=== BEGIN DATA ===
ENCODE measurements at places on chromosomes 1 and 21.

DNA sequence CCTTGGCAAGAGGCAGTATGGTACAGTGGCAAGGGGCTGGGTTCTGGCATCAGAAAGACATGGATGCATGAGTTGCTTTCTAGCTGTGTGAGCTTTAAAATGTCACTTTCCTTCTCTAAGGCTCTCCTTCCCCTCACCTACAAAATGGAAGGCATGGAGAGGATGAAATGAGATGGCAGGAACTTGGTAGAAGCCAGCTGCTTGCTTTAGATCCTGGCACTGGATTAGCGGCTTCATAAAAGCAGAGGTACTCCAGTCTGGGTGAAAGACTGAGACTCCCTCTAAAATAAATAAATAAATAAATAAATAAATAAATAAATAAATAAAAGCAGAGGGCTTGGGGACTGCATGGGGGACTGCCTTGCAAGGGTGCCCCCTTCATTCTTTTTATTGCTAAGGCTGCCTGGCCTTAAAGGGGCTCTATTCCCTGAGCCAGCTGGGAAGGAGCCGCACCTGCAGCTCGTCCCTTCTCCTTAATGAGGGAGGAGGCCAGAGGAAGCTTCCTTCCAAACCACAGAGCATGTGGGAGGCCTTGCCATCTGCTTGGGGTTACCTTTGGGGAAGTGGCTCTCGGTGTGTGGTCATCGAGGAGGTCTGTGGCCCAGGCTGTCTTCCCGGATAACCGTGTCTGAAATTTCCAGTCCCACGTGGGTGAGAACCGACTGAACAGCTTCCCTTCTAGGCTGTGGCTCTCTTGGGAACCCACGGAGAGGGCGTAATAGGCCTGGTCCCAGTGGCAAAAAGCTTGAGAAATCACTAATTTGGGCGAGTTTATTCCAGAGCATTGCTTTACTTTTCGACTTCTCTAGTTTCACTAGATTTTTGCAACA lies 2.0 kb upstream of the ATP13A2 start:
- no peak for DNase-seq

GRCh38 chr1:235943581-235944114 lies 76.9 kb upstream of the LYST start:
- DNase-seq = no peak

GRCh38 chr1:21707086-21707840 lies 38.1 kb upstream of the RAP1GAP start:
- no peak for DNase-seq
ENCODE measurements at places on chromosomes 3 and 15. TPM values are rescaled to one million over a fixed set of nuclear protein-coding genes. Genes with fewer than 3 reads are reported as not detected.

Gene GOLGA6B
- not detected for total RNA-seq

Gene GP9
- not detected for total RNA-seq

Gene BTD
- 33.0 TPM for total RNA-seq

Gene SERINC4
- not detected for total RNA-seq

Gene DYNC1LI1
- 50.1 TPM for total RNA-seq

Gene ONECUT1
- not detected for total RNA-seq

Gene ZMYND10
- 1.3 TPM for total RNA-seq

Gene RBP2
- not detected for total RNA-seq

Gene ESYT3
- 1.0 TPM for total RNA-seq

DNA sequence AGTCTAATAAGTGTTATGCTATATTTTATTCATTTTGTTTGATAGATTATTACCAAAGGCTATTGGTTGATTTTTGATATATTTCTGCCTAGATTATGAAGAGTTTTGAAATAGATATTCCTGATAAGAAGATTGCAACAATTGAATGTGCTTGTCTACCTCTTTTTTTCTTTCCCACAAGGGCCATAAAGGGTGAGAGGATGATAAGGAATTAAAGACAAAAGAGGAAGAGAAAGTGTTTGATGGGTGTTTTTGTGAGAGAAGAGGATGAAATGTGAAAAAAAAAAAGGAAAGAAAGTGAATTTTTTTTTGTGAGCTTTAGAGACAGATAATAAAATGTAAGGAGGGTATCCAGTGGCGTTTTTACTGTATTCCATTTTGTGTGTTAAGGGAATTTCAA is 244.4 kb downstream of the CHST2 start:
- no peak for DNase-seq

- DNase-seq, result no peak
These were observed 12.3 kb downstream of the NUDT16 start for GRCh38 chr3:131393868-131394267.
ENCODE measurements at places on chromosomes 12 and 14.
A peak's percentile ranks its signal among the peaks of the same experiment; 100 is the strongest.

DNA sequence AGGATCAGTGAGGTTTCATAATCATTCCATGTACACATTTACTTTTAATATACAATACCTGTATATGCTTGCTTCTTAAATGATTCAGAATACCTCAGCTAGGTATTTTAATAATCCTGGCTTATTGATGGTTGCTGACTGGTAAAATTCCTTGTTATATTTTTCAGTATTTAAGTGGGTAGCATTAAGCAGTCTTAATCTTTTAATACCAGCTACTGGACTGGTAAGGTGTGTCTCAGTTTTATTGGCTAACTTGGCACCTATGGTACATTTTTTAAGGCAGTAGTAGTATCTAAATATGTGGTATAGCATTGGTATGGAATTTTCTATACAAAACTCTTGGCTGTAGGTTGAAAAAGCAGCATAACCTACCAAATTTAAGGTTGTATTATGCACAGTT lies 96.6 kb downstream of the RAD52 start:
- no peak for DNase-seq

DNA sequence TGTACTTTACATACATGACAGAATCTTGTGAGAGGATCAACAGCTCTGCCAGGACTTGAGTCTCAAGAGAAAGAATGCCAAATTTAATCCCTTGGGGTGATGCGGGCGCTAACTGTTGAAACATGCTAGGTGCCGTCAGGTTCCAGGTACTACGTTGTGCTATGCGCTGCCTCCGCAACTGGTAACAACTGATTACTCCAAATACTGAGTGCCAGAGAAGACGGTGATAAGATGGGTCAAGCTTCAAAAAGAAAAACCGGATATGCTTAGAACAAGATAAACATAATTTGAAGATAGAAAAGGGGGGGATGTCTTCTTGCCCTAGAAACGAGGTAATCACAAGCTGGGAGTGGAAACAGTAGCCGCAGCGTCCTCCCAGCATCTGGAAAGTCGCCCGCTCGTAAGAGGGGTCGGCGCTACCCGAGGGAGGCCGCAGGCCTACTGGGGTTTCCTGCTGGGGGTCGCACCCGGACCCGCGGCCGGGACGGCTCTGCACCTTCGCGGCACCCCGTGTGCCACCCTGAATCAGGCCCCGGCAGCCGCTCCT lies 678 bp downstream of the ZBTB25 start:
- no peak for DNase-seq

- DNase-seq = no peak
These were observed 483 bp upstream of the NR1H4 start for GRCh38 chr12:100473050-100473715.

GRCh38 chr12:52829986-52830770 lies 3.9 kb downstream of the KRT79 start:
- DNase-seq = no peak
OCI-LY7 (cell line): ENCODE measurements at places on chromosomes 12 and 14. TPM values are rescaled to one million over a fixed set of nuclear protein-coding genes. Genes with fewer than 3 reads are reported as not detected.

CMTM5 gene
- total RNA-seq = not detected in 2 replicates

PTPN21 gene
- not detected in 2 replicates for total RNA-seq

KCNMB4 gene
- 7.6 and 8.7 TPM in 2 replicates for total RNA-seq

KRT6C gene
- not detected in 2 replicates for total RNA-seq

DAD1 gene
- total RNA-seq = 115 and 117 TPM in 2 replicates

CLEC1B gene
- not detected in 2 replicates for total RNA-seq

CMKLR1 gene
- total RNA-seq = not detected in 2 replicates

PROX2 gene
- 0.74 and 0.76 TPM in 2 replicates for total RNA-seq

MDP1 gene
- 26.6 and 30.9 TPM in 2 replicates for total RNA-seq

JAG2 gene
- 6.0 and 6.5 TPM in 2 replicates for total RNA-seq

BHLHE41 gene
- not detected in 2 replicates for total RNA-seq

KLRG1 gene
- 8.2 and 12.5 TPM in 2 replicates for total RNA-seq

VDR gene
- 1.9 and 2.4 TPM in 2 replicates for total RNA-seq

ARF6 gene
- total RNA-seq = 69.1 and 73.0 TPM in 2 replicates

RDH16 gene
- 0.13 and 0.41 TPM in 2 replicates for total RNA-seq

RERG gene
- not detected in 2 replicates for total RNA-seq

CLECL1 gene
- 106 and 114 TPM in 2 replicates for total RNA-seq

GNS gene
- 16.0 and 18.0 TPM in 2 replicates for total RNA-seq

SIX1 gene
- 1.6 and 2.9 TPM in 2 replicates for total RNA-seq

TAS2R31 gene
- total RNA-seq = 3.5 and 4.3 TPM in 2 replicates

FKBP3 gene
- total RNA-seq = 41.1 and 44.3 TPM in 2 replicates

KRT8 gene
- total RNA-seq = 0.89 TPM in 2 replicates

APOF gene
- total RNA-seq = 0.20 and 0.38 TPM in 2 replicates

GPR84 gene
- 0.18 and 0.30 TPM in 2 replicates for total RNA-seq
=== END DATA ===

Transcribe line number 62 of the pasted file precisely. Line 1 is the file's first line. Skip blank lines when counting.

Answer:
BHLHE41 gene